In Defence Of Microeconomics 1

Nishanth Pathy’s criticism of ANU’s Microeconomics 1 makes the classic mistake of presuming that you can criticise something before you actually understand it. We don’t teach Euclid from a nuanced perspective despite the fact that non-Euclidian geometry is now an occasional feature of doctoral-level mathematics. The same reasoning lies behind why optimal patent length doesn’t feature in Micro 1.
It is perfectly sensible that students are not taught the foundations of microeconomics from a critical standpoint from the word go. There’s a lot to take in. Students need to master the basics before they move on to complexity. I wonder what Mr Pathy would want taken out of an already jam-packed course to make room for a nuanced discussion of the general equilibrium effects of tax.

When we begin with a critical lens we inevitably end up with a bunch of beginners believing themselves smarter than 400 years of more educated theorists. They proceed to straw man arguments in a quest to prove how savvy they are and immoral economics is, and we are left with a collection of arrogant, misinformed zealots. If Mr Pathy is genuinely concerned about the cognitive ability of our future leaders he ought to reconsider his position.
The following comment from Mr Pathy’s article is instructive:
“First year micro students…will be sold a narrative that government is generally harmful, that corporations are generally beneficial, that short term economic efficiency is all that matters and that markets generally achieve the best outcomes when undisturbed. None of that is inherently true.”
Well, actually, it is, or at least it is when you don’t straw man. Economics does not suggest that government intervention is ‘harmful’. That’s a moral judgement, and anyone who has spent ten seconds with academic economists knows they contort themselves to avoid value claims. Rather, economics suggests that government intervention in market activity is generally inefficient. This is a mathematical concept, and empirical evidence supports the claim. You can’t be taught that in first year because you don’t have the skills yet to understand empirics. It must also be noted that ‘market-failure’ and the need for government intervention is a topic in most micro 1 courses.

Corporations are indeed, ‘generally’ beneficial, or at least so says the last 50 years of research in development economics. Markets don’t produce the ‘best’ outcome (whatever that means), they produce the most efficient outcome in a Paretian sense. Perhaps Mr Pathy missed the lecture on efficiency-equity trade-offs. It’s usually topic 2.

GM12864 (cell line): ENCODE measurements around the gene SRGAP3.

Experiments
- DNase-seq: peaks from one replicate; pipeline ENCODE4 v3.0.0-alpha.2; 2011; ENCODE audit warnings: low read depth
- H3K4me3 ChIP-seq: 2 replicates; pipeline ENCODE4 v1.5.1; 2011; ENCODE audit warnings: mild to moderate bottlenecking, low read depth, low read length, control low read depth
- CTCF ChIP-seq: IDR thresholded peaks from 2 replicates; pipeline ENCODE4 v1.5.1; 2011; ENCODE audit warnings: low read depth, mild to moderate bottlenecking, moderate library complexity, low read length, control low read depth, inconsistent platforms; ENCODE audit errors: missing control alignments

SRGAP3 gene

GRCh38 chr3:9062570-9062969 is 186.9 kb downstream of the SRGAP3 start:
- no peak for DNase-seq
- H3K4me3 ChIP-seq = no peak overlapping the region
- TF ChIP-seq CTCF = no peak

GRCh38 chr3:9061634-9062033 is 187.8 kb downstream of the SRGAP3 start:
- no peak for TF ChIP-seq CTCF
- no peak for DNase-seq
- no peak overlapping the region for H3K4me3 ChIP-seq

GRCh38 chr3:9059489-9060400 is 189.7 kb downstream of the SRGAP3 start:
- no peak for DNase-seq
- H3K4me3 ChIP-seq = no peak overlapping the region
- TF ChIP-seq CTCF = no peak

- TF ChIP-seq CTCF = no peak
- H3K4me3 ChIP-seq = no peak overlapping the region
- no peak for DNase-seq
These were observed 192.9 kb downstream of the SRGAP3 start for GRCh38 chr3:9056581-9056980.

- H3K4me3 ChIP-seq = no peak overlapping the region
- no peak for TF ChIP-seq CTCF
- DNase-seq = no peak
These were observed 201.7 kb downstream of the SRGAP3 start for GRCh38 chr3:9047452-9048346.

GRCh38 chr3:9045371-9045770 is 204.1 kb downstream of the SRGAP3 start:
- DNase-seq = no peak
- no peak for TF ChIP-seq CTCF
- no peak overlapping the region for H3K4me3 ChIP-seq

Economics is also not so stupid as to suggest that short-term economic efficiency is all that matters. One of the most fundamental models in macro is the overlapping generations model. Yes, we don’t learn it in macro 1—that’s because you need to understand a phase diagram to grasp the model, and first years don’t.

Mr Pathy worries that students only take Micro 1 and nothing else, so perhaps they will never grasp a phase diagram. Sure, but then all those PPE kids will also take political science courses, ethics courses and social philosophy courses. Finance students will learn about superannuation and optimising over an infinite time horizon; business kids will learn about building equity and sustainable growth. In short, people will get an education somehow, somewhere, to compliment what they learn in Micro 1, which will give them the broad perspective everyone obviously needs.

Mr Pathy might also consider things from the point of view of economics educators. Perhaps, knowing that they only have one semester to work with, they ensure students pick up some general themes rather than simply having yet another opportunity to impose their prejudices on a body of knowledge. One academic who teaches foundation economics remarked to me late last year:
“Most of my students are public servants. I can see that a lot them don’t care; they just want the piece of paper. So I make sure that if they take home one lesson, it’s that government interference in the market will always have unpredictable outcomes. It might still be sensible, but they should have some humility”.

That’s some tight advice for undergraduates: have some humility. Learn something thoroughly before you move to criticise; say, in your honours thesis.


This Comment is response to Nishanth Pathy’s article ‘The Biased Lens of Micro 1 at ANU’, which you can read here.
Mark Fabian is a doctoral candidate in economics at the Crawford School for Public Policy

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